Starting in September the Polish Ministry of Education and Science will introduce a new school subject and a new school textbook. It is called ‘Historia i Teraźniejszość’ (History and the Present). The author of the book is Wojciech Roszkowski. He is a historian and a former member of European Parliament. He represented the Law and Justice (PiS).
When the international concept of human rights is seen as a threat to sovereignty and national values, such phenomena as antisemitism, islamophobia and xenophobia are politicized, and minorities are marginalized and excluded. In this situation, the main tool for creating attitudes of tolerance and inclusivity is education.
In Slovakia, we have a problem with the drain of the brightest young people to foreign universities. If we want to solve this problem, we need to know the causes. And we can only know these if we understand how higher education works and what its real added value is.
If a quality secondary school can produce a quality graduate in 3 years instead of 4, it will save a quarter of its costs. That means it can cut the price by a quarter!
In recent weeks, a new disinformation narrative has become prevalent: sanctions against Russia are not working, Russia has become even stronger, and sanctions are essentially Europe’s economic suicide. This narrative is spread by pro-Kremlin disinformers.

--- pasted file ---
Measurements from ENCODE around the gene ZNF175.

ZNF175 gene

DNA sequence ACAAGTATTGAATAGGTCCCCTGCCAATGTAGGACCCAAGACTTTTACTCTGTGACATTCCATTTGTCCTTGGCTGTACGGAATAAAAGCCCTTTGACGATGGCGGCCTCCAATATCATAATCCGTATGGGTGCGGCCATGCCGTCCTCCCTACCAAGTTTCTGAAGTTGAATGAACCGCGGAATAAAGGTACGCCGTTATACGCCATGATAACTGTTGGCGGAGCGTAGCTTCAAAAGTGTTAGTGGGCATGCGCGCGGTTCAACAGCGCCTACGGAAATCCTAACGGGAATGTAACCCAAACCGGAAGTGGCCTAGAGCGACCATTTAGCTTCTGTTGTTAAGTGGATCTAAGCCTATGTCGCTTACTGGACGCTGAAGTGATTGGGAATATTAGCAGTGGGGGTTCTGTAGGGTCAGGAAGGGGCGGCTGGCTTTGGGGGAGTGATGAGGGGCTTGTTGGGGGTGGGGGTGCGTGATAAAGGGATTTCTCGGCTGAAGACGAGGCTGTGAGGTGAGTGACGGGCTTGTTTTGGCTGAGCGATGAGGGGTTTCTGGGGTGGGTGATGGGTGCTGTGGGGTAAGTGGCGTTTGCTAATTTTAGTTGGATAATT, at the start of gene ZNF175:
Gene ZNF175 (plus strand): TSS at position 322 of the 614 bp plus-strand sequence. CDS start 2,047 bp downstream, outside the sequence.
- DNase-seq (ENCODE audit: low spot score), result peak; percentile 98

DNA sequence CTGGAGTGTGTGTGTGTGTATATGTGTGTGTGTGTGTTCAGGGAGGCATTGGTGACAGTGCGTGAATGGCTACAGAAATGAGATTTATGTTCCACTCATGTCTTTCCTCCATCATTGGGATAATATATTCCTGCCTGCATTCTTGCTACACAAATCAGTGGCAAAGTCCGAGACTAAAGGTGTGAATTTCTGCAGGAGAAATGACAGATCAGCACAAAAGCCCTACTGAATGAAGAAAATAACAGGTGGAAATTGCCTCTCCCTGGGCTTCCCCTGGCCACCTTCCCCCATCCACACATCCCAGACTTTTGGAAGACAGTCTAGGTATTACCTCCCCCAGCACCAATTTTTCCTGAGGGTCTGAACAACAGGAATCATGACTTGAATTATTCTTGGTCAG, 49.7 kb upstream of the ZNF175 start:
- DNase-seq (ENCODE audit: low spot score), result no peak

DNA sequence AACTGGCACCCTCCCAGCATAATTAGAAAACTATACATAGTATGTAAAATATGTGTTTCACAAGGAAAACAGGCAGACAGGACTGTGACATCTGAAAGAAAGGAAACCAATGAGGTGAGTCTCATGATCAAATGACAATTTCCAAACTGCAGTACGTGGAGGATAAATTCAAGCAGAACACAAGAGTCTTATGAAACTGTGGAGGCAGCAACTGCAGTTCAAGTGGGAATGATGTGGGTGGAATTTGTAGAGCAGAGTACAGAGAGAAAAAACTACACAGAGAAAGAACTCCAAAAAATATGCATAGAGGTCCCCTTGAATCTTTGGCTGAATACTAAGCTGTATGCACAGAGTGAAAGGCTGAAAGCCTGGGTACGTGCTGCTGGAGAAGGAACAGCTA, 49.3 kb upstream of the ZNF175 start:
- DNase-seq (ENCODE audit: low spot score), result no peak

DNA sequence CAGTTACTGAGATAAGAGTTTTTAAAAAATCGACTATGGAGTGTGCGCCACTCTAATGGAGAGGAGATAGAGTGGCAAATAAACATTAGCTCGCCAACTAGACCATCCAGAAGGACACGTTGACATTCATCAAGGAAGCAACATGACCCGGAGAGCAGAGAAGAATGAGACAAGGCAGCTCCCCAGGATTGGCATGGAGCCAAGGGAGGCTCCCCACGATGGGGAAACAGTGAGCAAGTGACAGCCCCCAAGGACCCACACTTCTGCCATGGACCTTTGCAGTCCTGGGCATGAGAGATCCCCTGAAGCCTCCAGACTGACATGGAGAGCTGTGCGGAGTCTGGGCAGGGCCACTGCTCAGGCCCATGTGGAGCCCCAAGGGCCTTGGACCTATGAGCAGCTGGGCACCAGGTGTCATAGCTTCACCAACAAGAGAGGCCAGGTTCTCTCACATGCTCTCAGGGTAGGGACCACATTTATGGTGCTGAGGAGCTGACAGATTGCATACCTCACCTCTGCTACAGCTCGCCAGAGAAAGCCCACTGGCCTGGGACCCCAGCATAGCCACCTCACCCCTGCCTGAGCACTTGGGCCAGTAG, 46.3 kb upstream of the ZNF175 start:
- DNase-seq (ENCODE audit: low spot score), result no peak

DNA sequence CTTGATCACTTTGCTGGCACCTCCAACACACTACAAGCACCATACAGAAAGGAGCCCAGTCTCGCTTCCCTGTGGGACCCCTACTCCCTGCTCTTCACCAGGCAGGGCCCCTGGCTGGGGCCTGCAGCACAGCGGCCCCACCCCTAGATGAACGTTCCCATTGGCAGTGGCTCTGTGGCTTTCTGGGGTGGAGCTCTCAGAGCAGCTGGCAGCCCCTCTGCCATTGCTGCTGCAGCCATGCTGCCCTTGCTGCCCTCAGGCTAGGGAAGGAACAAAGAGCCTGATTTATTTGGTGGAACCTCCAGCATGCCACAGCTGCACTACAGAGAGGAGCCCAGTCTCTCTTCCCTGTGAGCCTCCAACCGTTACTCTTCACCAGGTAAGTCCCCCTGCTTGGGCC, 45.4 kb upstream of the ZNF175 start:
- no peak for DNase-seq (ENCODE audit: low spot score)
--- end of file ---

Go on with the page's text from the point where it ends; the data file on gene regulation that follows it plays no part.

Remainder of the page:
The number of health professionals is a globally discussed issue. The WHO expects 18 million missing health professionals by 2030, mainly in lower- and middle-income countries. Two out of five active doctors in the United States will be 65 years of age or older in the next decade.
The war in Ukraine disrupted the illusory peace in Europe. Illusory, because Russia has always been a looming threat to the integrity of the continent, albeit in a less tangible way than a full-on war.
The Netherlands is rightly famous for its signature liberal attitude. As often mentioned, the country was one of the first which legalized active euthanasia and marijuana. On top of that, the use of soft drugs is not against the law.
The Hungarian education system is in an alarming state. Since the regime change in 1990, many both left-wing and right-wing governments tried to reform education; however, neither of those were successful.